Altec Lansing has been a pioneer in the audio world for quite some time, now. There was a time when the brand name was synonymous with speakers. The company has been dormant for some time, but of late Altec Lansing has made its way back into the market through its earphones and headphones. We have with us a set of the Altec Lansing MZX147 for review.
The first look impression may not be great, as the build does not appear attractive, but upon holding the monitors in hand, things seem a little different. The worst thing about its build is the strain resist. It is not only smaller and thinner than most of the monitors out there, but upon a simple tug, we found that it was loose from the base.
Coming to the driver cover or the bud. It is made of metal and seems to be of good quality. Upon first look, it appears to be made of plastic, but it is actually made up of metal, and the buff finish makes it look like plastic.
The use of premium plastic for the flat cable with stripes all over it must be appreciated. But, what can not be appreciated is the company’s failure to understand how much an ‘L’ shaped or an angled jack is when it comes to comfort. Speaking of comfort, the monitor goes into the ear easily and is a decent wear for an IEM, even while sleeping on the side.
In a novel push to the build, the control center at the bottom of the split has a sliding volume control. It is not the most efficient because of lack of variance in volume changes.
Moving on to the real thing, the sound. This time, we decided to move on from the conventional categories and use three different genres to judge the sound: rock, pop, and metallic.
Two of my favorites when it comes to rock are ‘The Beatles’ and AC/DC. The thing with The Beatles is that they always sound good. A good set of earphones just adds to the experience. Most of their songs on YouTube are old recordings from their concerts. So, the audio is not of the best quality. It is how we decided to test the clarity in rock music.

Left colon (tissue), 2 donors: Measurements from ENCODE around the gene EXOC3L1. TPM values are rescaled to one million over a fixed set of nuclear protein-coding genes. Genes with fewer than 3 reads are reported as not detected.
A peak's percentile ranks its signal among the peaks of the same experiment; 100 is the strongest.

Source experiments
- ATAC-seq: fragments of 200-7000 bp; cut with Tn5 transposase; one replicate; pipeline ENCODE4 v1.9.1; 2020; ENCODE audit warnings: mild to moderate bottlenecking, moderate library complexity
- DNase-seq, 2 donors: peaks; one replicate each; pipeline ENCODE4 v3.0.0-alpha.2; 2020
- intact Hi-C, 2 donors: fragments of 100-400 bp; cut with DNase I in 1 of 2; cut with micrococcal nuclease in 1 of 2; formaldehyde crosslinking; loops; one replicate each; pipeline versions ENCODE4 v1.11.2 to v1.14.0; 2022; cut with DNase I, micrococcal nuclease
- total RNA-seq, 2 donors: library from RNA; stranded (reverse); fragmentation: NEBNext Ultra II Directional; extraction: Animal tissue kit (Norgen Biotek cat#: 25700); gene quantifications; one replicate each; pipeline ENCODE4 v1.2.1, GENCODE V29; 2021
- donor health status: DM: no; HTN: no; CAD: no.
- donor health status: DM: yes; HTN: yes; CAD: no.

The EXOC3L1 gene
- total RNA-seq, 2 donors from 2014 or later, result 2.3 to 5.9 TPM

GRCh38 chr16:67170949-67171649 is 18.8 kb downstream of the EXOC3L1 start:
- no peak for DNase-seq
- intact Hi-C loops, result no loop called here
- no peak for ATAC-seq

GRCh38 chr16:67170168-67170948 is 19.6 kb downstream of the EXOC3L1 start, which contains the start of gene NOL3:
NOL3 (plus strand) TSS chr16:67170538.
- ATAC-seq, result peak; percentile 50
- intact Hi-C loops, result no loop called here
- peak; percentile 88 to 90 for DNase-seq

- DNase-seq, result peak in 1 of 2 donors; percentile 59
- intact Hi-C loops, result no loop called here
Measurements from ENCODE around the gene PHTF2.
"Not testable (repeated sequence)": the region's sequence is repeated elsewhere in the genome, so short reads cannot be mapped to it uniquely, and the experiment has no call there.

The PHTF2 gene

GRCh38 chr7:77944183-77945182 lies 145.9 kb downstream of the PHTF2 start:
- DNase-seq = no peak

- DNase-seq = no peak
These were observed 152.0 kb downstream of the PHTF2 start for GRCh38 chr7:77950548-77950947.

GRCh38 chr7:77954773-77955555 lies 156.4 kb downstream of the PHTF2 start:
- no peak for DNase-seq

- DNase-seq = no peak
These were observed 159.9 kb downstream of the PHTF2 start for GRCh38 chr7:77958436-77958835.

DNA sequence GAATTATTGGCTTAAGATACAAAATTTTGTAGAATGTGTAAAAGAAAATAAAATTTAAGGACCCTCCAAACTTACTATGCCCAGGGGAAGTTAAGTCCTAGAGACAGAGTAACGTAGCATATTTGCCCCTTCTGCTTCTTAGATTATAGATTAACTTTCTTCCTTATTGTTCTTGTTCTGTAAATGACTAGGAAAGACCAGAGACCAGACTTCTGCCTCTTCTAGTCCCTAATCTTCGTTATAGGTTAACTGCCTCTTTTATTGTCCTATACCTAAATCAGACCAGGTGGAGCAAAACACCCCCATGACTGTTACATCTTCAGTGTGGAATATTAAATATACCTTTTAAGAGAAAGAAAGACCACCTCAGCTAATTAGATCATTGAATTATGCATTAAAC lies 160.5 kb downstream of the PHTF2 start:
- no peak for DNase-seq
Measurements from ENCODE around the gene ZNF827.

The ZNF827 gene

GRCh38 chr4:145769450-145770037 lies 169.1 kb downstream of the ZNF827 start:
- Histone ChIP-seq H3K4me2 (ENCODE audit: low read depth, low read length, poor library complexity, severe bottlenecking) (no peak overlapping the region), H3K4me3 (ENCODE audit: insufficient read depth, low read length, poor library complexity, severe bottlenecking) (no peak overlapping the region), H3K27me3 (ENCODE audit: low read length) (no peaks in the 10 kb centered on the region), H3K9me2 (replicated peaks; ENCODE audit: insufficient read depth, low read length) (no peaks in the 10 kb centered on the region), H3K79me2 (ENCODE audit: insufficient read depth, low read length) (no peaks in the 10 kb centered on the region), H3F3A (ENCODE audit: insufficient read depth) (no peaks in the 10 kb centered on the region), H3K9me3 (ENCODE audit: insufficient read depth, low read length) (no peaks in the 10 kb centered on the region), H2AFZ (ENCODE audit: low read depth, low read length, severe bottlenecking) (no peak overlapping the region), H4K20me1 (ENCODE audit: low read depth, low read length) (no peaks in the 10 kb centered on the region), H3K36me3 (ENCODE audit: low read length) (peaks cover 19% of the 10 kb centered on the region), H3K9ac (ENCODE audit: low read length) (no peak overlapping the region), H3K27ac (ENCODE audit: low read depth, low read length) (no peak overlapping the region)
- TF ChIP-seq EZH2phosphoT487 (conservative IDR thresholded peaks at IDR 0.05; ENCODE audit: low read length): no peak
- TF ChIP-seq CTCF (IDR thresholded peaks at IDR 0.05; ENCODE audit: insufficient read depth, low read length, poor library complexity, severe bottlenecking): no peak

Given the reputation of Altec Lansing, I was not surprised to hear a certain level of crispness. When Lennon beckons the crowd to ‘twist and shout,’ it is almost a repertoire of the 60’s and 70’s musical revolution ringing in the ears. Every bit of the vocals by Lennon, bass work by McCartney and lead guitar by Harrison was crisp and clear.
A generation ahead came AC/DC. They’re relatively new, so their audios available online are of relatively high quality. This is how we test the instruments. What good is some AC/DC talk without a ride from ‘Highway to Hell’ and a blast from ‘TNT’.
There were times when Led Zeppelin and Pink Floyd were synonymous to Metal. Zepplin’s music was usually equally dominated by the four: vocals, bass, percussions, and lead. This makes it the perfect music to test earphones.
The MZX 147 does alright with Zeppelin, but only for those who are not into hardcore metal. A hardcore Zeppelin fan might be a little disappointed as it doesn’t do very well on high volumes. Not much to say over here.
Moving on to the kind of music that is the most popular today: pop or popular pop (I dunno why I did that). The focus on today’s music is mostly on vocals, stringed instruments and sometimes of percussions. This can help us judge the mids and treble properly.
I pick Rihanna and Beyonce, because ‘I got the sass!’. As I have mentioned before, the vocals are crisp and clear and listening to ‘We found love’ and ‘Halo’ just made the point clearer. The sound is crisp and clear. The treble is smooth with the transitions at all volumes. Nothing much to add to what we haven’t covered before.
For Rs. 780, the Altec Lansing MZX 147 is as good as they get. There may be a few flaws in build and sound quality, but keeping in mind the price bracket, they are not entirely unforgivable.